Sure enough when I got to the waiting area at 9am there was already a line of about 25 people deep, the first in line was a teenageish boy with his mom. I overheard him telling someone he was pitching a dystopian world YA (young adult) novel but it was different of course than others out there. Hmmmm. A woman lined up behind me and we chatted for a moment and then she asked if I wanted to practice my pitch with her. So I did. It was good to say aloud, not too loud to someone else and be timed. First count 1:47, second time through 1:29 seconds. Whew! think i had it. And she liked it. Hers was historical fiction based on a real story set in Louisiana. She had me at Louisiana as I love that state and books set there. More about her later.
I had scouted the profiles of the agents who would be at my session for those that had memoirs in their stable of book genres they represented. I narrowed to 6-8 targets, hoping to get to at least 5. When they opened the doors the line moved quickly in with a sense of urgency but enough decorum that barely kept people from running like the 4am doors at Wal-Mart on Black Friday shopping. In the pitch you give a title, genre and word count and a logline, the first sentence to try and hook them into the rest of your elevator speech. I would have been thrilled to have just one agent say my book pitch didn’t suck! Instead by the end of the frenzied hour, waiting in a few lines several folks deep, I had seen 5, one whose profile said memoirs but wasn’t really what she was looking for, she was the first and I didn’t know until after the pitch. She liked it though and i was glad for the practice. Better luck with the next four who all wanted manuscripts from 50 pages to the whole thing. The best line was from the last, “I think you’re a bestseller, and I like bestsellers!” Well, to say I floated out of there would be an understatement. Cloud Nine is too low as well!
I found Ms. Louisiana, as i will call my pitch practice partner along with Ms. Pennsylvania, both had also had great success in the pitch and it was like getting that bid on Bid Day from your first choice sorority and squealing and running to the bus. We were those girls in the middle of the Roosevelt Hotel lobby. It had been a long while since I felt that good about anything. Euphoria! I am confident I can safely reveal who these two Ms. gals soon. They have winners I know we will see on a bookshelf and it started here!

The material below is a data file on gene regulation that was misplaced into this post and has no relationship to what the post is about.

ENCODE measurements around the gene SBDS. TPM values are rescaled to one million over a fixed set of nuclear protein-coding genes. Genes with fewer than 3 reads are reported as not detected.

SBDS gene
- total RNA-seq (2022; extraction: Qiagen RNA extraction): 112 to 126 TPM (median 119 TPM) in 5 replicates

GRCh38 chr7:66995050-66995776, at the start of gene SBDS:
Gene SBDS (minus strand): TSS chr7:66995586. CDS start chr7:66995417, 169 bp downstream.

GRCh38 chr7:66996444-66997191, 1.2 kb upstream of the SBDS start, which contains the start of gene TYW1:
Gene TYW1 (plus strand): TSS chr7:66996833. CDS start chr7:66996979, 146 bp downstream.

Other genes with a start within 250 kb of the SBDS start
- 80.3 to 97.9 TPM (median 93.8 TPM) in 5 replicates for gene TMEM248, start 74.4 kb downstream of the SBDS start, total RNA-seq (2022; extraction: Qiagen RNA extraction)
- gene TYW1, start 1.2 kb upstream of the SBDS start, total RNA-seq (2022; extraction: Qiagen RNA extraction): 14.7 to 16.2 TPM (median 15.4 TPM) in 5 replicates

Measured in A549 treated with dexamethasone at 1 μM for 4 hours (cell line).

I couldn’t make the next session, it had already started when we were let out of the Pitch Slam. My two new writer acquaintances headed off to tend to their own private thoughts and I had an hour and a half before the next session i wanted to make. Found i was suddenly hungry i went to the street to find lunch, and at the bar and grill next block over celebrated over a great burger and vanilla martini. Giddy. Best burger and martini ever!
The rest of the day’s sessions were great with author Susan Shapiro (just finished her latest book my signed copy of What’s Never Said while on vacation, great!),editors Jessica Strawser, Editor at Writer’s Digest and Zachary Petit, Editor-in-Chief Print Magazine discussing submissions and connecting with editors for publications. Engaging and enlightening, it was perfect for the first session after my out of body experiences of the morning! Next I sat in on Nina Amir’s session on creating an author career plan, with nuts and bolts strategies to work not just publishing that book but what needs to happen around the book and me as an author to keep relevant and the career moving forward. Last session of the day was author Rebecca McClanahan’s discussion on creating memoirs, “crafting real life stories” which is up my alley. Frankly it was hard to choose from all the session offerings in each time frame during the day because almost all had something I could take and use in my writing life.
I have a writing life, a key takeaway from the day. Additionally, i am on my way!